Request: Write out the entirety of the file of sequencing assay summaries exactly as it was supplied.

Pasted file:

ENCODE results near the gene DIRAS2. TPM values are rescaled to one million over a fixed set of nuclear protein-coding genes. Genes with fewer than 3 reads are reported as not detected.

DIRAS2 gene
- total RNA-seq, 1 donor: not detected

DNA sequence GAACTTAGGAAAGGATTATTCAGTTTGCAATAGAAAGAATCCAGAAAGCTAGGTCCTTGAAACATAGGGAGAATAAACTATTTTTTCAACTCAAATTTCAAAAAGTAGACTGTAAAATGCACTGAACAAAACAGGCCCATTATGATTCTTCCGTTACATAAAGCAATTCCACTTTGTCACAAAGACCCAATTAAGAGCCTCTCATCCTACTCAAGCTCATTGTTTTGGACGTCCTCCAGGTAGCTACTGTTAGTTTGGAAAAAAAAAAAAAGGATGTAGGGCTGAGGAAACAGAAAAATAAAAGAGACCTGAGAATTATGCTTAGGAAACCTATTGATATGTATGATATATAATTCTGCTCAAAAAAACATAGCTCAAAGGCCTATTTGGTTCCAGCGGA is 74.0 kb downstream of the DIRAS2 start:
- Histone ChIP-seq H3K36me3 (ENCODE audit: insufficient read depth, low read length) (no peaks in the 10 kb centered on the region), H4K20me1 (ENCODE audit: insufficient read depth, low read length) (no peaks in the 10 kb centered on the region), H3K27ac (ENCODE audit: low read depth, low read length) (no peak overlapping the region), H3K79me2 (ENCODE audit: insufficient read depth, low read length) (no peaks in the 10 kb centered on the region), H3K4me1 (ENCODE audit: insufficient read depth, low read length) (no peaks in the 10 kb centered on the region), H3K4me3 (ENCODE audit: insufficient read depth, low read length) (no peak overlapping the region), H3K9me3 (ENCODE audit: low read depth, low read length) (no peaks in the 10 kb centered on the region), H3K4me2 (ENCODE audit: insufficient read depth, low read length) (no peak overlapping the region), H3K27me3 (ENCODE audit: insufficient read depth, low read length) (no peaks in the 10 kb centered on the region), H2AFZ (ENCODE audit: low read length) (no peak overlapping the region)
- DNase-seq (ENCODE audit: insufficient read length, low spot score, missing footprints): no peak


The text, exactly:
ENCODE results near the gene DIRAS2. TPM values are rescaled to one million over a fixed set of nuclear protein-coding genes. Genes with fewer than 3 reads are reported as not detected.

DIRAS2 gene
- total RNA-seq, 1 donor: not detected

DNA sequence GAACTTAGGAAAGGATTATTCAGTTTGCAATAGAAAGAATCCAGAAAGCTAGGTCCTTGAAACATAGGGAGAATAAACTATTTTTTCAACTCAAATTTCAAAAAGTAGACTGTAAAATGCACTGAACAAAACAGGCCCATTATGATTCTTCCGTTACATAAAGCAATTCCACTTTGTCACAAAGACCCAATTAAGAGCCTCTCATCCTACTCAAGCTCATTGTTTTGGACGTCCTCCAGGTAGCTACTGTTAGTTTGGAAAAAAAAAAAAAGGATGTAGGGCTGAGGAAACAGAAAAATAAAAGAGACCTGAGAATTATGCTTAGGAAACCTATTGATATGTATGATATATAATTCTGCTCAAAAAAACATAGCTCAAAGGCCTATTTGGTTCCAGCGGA is 74.0 kb downstream of the DIRAS2 start:
- Histone ChIP-seq H3K36me3 (ENCODE audit: insufficient read depth, low read length) (no peaks in the 10 kb centered on the region), H4K20me1 (ENCODE audit: insufficient read depth, low read length) (no peaks in the 10 kb centered on the region), H3K27ac (ENCODE audit: low read depth, low read length) (no peak overlapping the region), H3K79me2 (ENCODE audit: insufficient read depth, low read length) (no peaks in the 10 kb centered on the region), H3K4me1 (ENCODE audit: insufficient read depth, low read length) (no peaks in the 10 kb centered on the region), H3K4me3 (ENCODE audit: insufficient read depth, low read length) (no peak overlapping the region), H3K9me3 (ENCODE audit: low read depth, low read length) (no peaks in the 10 kb centered on the region), H3K4me2 (ENCODE audit: insufficient read depth, low read length) (no peak overlapping the region), H3K27me3 (ENCODE audit: insufficient read depth, low read length) (no peaks in the 10 kb centered on the region), H2AFZ (ENCODE audit: low read length) (no peak overlapping the region)
- DNase-seq (ENCODE audit: insufficient read length, low spot score, missing footprints): no peak